BYU announced it will not make a decision until July about Fall Semester classes, but other universities around the country have already decided what they will be doing in the fall.
According to The Chronicle of Higher Education, BYU is one of 7% of universities nationwide in the “waiting to decide” range, while other schools in Utah, such as Utah State University, Snow College, The University of Utah, Utah Valley University and Southern Utah University are planning to hold in-person classes in the fall.
BYU spokesman Todd Hollingshead said the university is studying a number of options for fall but that there are no details on specifics. “Ideally, we would like for all students, faculty and staff to be on campus learning together and we’re working on plans that we hope can make that happen in some form,” Hollingshead said. “But, of course, our first priority is the health and safety of our campus community.”
In a letter to all faculty and staff, BYU Academic Vice President Shane Reese said teams of deans and vice presidents are studying four variables going into the decision for fall: expanded instructional technology and instructional spaces, including classroom hygiene; a revised fall class schedule; available remote learning modes and support for teachers and learners within those modes; and an expanded BYU Online.
The letter also mentioned that priority registration for Fall Semester would be postponed until July 6. “This delay will allow us to consider a revised class schedule that maximizes the use of campus facilities for social-distanced instruction, and to determine the best mode of delivery for class sections,” Reese said in the letter.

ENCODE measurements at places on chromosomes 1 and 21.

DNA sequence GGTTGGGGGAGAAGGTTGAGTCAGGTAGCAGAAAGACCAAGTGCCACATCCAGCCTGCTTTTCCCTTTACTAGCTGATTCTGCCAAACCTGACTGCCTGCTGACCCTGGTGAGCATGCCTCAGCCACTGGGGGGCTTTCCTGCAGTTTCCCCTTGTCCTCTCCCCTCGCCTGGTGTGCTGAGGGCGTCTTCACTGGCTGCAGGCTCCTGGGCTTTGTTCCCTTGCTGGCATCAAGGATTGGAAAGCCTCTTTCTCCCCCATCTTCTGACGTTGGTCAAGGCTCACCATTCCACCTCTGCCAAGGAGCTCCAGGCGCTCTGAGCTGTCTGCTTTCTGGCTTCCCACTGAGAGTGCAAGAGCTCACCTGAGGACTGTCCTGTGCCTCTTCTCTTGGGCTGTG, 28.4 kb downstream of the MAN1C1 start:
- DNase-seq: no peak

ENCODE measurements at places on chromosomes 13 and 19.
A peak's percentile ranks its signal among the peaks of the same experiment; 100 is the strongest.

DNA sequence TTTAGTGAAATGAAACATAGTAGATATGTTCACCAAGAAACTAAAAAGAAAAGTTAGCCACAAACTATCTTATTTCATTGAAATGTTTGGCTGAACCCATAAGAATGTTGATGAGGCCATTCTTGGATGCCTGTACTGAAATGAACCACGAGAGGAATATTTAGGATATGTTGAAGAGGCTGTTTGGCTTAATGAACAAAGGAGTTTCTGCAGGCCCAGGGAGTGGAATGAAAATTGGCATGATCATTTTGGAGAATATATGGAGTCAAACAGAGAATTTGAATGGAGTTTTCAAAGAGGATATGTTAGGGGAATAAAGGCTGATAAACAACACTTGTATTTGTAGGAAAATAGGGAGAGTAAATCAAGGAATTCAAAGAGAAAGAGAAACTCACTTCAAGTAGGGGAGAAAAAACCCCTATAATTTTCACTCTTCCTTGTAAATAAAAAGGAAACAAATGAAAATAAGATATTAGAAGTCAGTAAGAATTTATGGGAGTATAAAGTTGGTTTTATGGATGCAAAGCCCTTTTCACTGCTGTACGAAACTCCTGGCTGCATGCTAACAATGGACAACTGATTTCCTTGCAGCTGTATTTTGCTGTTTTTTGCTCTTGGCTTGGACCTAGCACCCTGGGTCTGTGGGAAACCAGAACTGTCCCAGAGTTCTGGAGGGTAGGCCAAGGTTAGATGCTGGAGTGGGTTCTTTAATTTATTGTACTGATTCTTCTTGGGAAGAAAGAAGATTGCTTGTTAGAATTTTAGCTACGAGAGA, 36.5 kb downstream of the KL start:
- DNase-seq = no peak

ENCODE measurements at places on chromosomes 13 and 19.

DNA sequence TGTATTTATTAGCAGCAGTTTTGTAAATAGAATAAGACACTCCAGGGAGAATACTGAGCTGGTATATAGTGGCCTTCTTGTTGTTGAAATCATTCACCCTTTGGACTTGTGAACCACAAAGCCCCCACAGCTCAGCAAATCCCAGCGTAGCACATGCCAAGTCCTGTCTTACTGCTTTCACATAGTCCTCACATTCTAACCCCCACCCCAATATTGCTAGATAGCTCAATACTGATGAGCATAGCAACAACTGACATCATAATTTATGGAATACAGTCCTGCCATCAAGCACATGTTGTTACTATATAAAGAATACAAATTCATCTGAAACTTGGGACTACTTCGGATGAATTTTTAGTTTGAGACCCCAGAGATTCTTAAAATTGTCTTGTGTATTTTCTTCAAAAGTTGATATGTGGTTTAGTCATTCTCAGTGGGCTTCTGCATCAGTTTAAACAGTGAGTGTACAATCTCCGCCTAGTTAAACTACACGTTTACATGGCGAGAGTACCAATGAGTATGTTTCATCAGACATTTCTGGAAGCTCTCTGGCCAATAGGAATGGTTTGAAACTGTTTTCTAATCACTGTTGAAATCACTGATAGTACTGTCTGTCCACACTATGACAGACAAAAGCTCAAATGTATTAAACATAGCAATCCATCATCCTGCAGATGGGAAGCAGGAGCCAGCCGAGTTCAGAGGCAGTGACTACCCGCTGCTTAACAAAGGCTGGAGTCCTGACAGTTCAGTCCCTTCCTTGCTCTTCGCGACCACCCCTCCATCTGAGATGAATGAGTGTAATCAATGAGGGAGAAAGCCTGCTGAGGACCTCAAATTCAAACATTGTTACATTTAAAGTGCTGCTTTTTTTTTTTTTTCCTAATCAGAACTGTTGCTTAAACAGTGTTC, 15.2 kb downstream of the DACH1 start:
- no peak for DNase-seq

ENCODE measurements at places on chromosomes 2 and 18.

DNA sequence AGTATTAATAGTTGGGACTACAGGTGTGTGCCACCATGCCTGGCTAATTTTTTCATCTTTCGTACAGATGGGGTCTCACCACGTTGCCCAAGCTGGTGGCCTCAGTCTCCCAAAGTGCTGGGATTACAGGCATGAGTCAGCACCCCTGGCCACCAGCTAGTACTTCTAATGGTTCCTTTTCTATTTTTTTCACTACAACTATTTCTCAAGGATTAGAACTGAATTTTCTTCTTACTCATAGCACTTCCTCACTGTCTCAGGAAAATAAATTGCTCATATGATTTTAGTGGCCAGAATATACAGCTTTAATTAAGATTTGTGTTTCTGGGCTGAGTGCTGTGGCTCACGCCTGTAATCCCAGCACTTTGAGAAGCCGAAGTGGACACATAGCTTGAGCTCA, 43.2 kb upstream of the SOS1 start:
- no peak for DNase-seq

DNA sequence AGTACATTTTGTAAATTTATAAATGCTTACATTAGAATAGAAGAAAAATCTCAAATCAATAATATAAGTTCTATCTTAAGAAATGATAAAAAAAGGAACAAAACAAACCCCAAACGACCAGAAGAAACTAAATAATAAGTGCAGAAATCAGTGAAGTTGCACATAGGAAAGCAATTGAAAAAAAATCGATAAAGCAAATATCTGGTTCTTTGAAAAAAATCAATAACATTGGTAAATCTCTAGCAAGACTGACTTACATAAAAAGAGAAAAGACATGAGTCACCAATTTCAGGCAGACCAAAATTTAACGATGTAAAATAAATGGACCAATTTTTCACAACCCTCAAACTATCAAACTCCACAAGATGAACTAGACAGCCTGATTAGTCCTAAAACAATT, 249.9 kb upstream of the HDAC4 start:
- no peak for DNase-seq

Dr. Keith Willmore, the BYU Student Health Center Medical director, said he expects schools that open in the fall will have some kind of plan for social distancing, like smaller class sizes or holding classes in a larger area in order to spread people out. He also anticipates that students will wear masks and campuses will continue to place emphasis on hand washing and avoiding face touching.
“The things that will make it safe for students to come back are the things that the state is recommending,” Willmore said.
Willmore said he believes Utah County is a very safe area. As of June 5, there were 1,826 people in Utah County who tested positive for COVID-19 out of a population of roughly 600,000. That’s about .35% of people who have tested positive in Utah County. “The risk here currently is very, very low,” Willmore said.
Willmore said that for most BYU students, coming back to Provo in the fall would be safer than staying at home because of how low the risk is in Utah County as opposed to other places.
Other universities in Utah
On June 1, the University of Utah released a detailed plan of how Fall Semester will look, including in-person classes until Thanksgiving and then online classes afterward; required safety trainings for the campus community prior to returning to campus; and having face coverings be worn in all common areas of campus including hallways, classrooms, conferences rooms, restrooms and lounge areas.
Willmore said he sees the fact that the University of Utah is planning to hold in-person classes in the fall as a very positive thing because the university has a medical school on campus, meaning it is actively caring for patients with COVID-19. Willmore is hopeful BYU will follow and hold in-person classes as well, as he believes the BYU campus is even safer without the risk of a medical school on campus.
University of Utah Communications Director Chris Nelson said, “We’re working on several scenarios for a fall opening, all designed to deliver the on-campus, in-person experiences that make the college years memorable for a lifetime.”
Among these options are smaller classes with safe physical distancing, more sessions throughout the day and evening; hybrid in-person and online classes; the use of virtual tools that allow students to work in pairs or small groups; lab, studio, interactive and creative offerings for small groups; and adjustments to campus living, dining, study and recreational amenities to promote public health.